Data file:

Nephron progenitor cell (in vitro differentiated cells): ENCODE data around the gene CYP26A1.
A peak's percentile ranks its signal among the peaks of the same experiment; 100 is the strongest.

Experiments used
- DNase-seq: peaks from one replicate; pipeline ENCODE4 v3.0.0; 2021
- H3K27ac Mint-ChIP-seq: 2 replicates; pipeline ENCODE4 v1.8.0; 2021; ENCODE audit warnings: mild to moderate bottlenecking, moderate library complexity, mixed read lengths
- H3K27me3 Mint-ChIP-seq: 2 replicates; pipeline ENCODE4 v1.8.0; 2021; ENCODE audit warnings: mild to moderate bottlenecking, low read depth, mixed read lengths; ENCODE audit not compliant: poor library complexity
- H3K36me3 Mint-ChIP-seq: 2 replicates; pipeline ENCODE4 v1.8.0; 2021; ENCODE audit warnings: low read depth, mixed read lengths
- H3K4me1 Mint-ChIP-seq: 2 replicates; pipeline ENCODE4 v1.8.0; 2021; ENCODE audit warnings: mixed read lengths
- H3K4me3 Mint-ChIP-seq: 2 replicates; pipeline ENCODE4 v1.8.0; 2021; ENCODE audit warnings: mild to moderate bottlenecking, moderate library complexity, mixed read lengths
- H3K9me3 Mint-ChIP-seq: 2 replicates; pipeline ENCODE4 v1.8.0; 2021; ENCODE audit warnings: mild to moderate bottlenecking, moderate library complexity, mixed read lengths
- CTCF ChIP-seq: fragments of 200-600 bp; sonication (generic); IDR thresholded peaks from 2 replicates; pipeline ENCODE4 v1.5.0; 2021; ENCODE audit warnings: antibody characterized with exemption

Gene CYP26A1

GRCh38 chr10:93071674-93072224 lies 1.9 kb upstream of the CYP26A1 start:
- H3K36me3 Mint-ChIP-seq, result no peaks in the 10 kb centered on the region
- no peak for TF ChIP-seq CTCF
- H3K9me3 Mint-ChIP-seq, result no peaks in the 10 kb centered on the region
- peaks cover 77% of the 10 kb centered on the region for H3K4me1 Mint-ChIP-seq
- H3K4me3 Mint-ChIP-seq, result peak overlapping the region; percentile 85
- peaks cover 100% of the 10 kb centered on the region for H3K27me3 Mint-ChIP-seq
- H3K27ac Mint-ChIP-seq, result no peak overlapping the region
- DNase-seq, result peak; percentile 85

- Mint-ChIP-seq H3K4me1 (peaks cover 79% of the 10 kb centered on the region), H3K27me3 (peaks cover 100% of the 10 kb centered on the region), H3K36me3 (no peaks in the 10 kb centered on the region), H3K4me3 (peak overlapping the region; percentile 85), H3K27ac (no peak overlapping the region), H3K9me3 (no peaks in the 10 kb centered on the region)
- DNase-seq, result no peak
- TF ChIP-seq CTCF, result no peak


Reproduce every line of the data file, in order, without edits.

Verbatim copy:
Nephron progenitor cell (in vitro differentiated cells): ENCODE data around the gene CYP26A1.
A peak's percentile ranks its signal among the peaks of the same experiment; 100 is the strongest.

Experiments used
- DNase-seq: peaks from one replicate; pipeline ENCODE4 v3.0.0; 2021
- H3K27ac Mint-ChIP-seq: 2 replicates; pipeline ENCODE4 v1.8.0; 2021; ENCODE audit warnings: mild to moderate bottlenecking, moderate library complexity, mixed read lengths
- H3K27me3 Mint-ChIP-seq: 2 replicates; pipeline ENCODE4 v1.8.0; 2021; ENCODE audit warnings: mild to moderate bottlenecking, low read depth, mixed read lengths; ENCODE audit not compliant: poor library complexity
- H3K36me3 Mint-ChIP-seq: 2 replicates; pipeline ENCODE4 v1.8.0; 2021; ENCODE audit warnings: low read depth, mixed read lengths
- H3K4me1 Mint-ChIP-seq: 2 replicates; pipeline ENCODE4 v1.8.0; 2021; ENCODE audit warnings: mixed read lengths
- H3K4me3 Mint-ChIP-seq: 2 replicates; pipeline ENCODE4 v1.8.0; 2021; ENCODE audit warnings: mild to moderate bottlenecking, moderate library complexity, mixed read lengths
- H3K9me3 Mint-ChIP-seq: 2 replicates; pipeline ENCODE4 v1.8.0; 2021; ENCODE audit warnings: mild to moderate bottlenecking, moderate library complexity, mixed read lengths
- CTCF ChIP-seq: fragments of 200-600 bp; sonication (generic); IDR thresholded peaks from 2 replicates; pipeline ENCODE4 v1.5.0; 2021; ENCODE audit warnings: antibody characterized with exemption

Gene CYP26A1

GRCh38 chr10:93071674-93072224 lies 1.9 kb upstream of the CYP26A1 start:
- H3K36me3 Mint-ChIP-seq, result no peaks in the 10 kb centered on the region
- no peak for TF ChIP-seq CTCF
- H3K9me3 Mint-ChIP-seq, result no peaks in the 10 kb centered on the region
- peaks cover 77% of the 10 kb centered on the region for H3K4me1 Mint-ChIP-seq
- H3K4me3 Mint-ChIP-seq, result peak overlapping the region; percentile 85
- peaks cover 100% of the 10 kb centered on the region for H3K27me3 Mint-ChIP-seq
- H3K27ac Mint-ChIP-seq, result no peak overlapping the region
- DNase-seq, result peak; percentile 85

- Mint-ChIP-seq H3K4me1 (peaks cover 79% of the 10 kb centered on the region), H3K27me3 (peaks cover 100% of the 10 kb centered on the region), H3K36me3 (no peaks in the 10 kb centered on the region), H3K4me3 (peak overlapping the region; percentile 85), H3K27ac (no peak overlapping the region), H3K9me3 (no peaks in the 10 kb centered on the region)
- DNase-seq, result no peak
- TF ChIP-seq CTCF, result no peak